Insolvency Resolution Process Against Flipkart

A petition filed by CloudWalker Streaming Technologies Pvt. Ltd. against Flipkart India has been allowed by the National Company Law Tribunal (NCLT), Bengaluru Bench. The petition was filed under the Insolvency and Bankruptcy Code (IBC), 2016 and the Insolvency and Bankruptcy (Application to Adjudicating Authority) Rules, 2016.

The petition alleges a default of approximately Rs. 26.95 crores by the online shopping portal Flipkart India. The famous online retailer is owned by Walmart and CloudWalker is a Mumbai based LED TV retailer.

In this petition, CloudWalker alleges non payment of dues by Flipkart, despite repeated requests and demands. CloudWalker alleged that Flipkart did not follow the terms of a Supply Agreement with CloudWalker. CloudWalker claimed that this resulted in heavy financial losses. This was due to default on the part of Flipkart in collection of majority of the stock ordered through it. Apparently, Flipkart failed to take delivery of the stock by giving irrelevant excuses. Later, Flipkart forced CloudWalker in to providing the stock at discounted prices. CloudWalker, however, agreed to this as it was suffering from huge financial crunch. But, despite that, Flipkart failed to collect majority of the stock and also did not make payment. Because of this, CloudWalker was forced to release the stock at very low prices.

Flipkart did not even reply to the demand notices issued by CloudWalker under the Insolvency and Bankruptcy Code. Hence, CloudWalker was forced to approach the NCLT. In its counter, Flipkart stated that they had, in fact, paid more than 85 crores to CloudWalker already and was not liable to pay anything more. Flipkart also said that there was a dispute about the amount claimed by CloudWalker through its invoices. Thus, Flipkart stated that the dispute was of a civil nature which would need detailed trial examination of evidence. However, Flipkart could not deny the allegations of default made by CloudWalker.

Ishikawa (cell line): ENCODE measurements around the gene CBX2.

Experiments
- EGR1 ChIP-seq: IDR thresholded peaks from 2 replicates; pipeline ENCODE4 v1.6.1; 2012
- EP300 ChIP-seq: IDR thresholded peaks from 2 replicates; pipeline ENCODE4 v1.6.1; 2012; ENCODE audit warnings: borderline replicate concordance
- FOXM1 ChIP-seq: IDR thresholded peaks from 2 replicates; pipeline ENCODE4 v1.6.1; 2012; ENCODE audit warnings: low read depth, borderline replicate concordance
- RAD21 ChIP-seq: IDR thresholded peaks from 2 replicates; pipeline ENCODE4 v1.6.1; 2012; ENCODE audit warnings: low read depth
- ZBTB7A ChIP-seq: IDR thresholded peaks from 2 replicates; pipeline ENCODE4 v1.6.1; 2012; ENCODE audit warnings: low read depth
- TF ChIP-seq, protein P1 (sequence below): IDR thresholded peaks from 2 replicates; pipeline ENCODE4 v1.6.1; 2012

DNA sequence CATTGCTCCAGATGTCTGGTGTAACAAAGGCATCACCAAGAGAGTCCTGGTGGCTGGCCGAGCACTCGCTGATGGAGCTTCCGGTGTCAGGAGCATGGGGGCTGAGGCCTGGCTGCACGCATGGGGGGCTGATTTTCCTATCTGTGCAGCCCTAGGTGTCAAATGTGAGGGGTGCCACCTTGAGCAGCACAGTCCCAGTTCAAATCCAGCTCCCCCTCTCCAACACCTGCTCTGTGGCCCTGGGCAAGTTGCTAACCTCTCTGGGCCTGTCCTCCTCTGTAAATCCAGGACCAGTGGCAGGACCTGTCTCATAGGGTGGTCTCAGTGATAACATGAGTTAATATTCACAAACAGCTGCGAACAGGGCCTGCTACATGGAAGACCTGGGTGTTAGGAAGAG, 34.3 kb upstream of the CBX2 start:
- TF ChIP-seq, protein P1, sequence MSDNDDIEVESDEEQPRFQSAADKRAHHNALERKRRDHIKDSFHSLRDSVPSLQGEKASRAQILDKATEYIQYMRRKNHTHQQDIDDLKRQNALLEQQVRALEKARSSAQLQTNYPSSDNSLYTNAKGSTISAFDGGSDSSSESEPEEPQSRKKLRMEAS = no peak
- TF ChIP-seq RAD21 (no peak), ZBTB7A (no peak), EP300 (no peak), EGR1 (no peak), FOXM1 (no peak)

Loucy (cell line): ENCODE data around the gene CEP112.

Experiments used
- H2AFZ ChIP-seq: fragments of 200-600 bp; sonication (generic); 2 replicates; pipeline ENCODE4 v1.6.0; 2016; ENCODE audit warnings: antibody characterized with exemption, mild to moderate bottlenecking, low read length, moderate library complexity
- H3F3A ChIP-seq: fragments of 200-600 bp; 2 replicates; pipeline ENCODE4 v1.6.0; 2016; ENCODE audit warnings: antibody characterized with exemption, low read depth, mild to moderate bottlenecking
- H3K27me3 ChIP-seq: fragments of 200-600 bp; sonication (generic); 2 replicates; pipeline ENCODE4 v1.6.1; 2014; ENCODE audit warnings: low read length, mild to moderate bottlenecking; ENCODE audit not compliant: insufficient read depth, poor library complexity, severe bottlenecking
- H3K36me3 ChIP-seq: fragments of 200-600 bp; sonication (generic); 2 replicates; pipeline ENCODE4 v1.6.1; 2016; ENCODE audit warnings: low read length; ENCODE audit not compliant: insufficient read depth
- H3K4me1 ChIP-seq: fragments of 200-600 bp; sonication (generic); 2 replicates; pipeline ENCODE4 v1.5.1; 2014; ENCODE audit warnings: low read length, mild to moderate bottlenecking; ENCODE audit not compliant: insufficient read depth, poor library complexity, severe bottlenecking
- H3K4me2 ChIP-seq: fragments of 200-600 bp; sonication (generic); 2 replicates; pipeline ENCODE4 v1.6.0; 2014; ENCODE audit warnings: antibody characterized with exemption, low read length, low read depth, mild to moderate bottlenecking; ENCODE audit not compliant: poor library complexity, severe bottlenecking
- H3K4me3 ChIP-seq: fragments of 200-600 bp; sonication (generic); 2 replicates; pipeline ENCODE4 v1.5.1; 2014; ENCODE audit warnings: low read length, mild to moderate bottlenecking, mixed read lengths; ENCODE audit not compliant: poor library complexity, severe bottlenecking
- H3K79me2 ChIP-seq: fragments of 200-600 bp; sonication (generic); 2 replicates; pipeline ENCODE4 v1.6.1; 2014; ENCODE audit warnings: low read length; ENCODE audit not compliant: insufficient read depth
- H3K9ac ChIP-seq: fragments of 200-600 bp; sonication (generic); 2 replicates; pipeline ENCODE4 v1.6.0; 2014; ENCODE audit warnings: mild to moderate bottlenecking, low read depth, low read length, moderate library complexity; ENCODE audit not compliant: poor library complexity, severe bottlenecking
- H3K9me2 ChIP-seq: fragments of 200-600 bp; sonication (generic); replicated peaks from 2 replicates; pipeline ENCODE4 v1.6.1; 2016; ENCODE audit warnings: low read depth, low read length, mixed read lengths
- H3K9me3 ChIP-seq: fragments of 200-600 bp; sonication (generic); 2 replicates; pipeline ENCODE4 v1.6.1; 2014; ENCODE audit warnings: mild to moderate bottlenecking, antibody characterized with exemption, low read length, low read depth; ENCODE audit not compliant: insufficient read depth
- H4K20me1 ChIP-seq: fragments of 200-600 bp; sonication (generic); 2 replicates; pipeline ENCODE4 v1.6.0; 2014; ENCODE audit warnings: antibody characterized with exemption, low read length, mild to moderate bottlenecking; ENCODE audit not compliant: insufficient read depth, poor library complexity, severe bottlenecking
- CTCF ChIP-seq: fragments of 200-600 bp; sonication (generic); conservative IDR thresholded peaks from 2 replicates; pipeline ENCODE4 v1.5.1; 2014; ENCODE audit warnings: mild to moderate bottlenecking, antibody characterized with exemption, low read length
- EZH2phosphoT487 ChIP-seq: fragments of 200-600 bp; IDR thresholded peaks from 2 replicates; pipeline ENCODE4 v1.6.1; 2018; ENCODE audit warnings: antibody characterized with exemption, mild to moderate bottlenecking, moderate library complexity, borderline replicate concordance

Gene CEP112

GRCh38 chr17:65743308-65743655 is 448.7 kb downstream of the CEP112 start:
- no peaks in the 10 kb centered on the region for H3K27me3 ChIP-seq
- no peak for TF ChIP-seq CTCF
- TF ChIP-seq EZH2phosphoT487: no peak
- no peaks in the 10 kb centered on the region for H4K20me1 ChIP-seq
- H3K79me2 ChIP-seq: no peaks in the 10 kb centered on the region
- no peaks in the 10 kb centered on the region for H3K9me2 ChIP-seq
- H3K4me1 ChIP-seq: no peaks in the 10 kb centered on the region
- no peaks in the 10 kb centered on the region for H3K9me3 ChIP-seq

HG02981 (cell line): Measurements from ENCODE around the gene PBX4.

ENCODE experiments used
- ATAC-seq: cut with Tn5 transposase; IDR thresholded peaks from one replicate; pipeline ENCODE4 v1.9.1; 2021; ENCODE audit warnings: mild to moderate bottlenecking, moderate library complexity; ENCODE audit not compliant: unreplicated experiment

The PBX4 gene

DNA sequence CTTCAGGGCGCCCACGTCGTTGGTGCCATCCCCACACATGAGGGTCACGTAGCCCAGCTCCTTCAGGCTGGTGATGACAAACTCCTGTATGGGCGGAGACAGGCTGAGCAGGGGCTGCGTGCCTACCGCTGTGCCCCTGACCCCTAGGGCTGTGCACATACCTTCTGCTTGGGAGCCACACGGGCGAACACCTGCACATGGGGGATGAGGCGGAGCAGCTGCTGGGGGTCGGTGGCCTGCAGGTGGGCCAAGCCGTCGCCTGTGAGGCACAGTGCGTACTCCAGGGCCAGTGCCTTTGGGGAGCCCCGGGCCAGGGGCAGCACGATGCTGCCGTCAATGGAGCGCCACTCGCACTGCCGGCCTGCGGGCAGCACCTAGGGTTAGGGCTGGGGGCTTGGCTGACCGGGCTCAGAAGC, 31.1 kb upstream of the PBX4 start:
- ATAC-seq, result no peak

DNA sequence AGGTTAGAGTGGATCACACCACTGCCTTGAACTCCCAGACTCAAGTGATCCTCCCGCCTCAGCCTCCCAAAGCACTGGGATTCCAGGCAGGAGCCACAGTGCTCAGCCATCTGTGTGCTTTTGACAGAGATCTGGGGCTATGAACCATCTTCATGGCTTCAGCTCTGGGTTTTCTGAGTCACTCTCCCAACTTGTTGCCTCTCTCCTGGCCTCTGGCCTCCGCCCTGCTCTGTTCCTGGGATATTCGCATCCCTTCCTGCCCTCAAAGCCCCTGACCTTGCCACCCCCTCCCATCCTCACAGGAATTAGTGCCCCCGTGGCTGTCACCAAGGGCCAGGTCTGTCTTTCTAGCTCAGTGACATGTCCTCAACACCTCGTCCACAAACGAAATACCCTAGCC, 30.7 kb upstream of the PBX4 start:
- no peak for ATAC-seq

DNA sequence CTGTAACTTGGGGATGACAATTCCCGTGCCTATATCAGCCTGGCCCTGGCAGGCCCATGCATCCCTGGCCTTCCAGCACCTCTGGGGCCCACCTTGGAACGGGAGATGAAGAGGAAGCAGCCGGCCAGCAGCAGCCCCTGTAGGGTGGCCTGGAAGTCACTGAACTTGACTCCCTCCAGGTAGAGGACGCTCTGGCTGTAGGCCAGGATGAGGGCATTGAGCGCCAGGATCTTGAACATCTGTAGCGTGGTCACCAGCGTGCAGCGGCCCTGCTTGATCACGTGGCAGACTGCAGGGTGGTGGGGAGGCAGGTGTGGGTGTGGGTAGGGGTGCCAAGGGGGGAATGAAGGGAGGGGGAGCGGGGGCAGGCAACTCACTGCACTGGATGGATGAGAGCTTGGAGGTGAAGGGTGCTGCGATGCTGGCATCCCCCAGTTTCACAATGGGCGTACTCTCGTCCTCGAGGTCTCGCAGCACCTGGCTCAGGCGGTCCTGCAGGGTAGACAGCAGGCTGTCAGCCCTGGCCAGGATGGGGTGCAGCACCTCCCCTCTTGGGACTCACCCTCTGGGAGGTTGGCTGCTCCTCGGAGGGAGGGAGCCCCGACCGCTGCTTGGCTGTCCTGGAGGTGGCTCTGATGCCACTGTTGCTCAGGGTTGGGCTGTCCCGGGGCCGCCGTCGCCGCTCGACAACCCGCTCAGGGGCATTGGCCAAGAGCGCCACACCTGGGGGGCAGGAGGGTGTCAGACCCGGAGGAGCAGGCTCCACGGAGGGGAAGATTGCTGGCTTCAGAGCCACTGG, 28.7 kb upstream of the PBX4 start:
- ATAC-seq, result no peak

After filing of the petition in NCLT, CloudWalker and Flipkart were also given many chances to settle the dispute. But, there was no mutual compromise between them. Finally, NCLT decided that the matter cannot be kept pending for very long.

The NCLT examined all the evidence filed by CloudWalker and decided in their favour. The Court came to the conclusion that Flipkart had, indeed, committed the default. The Court also held that Flipkart had issued sale orders for the stock and then, failed to collect it. By its order of 24th October, 2019, the Court directed initiation of Corporate Insolvency Resolution Process against Flipkart. An Insolvency Resolution Professional was appointed by the Court for the same.

Flipkart, has, however, given statements in the media that they have approached the Karnataka High Court. It has also stated that the High Court has granted temporary relief in favour of Flipkart. Flipkart has also given a statement that as on date, no insolvency process is being conducted and it is running its normal operations.

It appears that this is not the first time that Flipkart has been dragged into this kind of litigation. It seems that, in May 2019, it was also engaged in a similar battle with GOQii, a Mumbai based smart watch company. In that case also, the argument against Flipkart was that it offered huge discounts on retail price. It was stated that this was against the agreement between Flipkart and GOQii. But this matter was later on settled between the parties before any decision by the Court.

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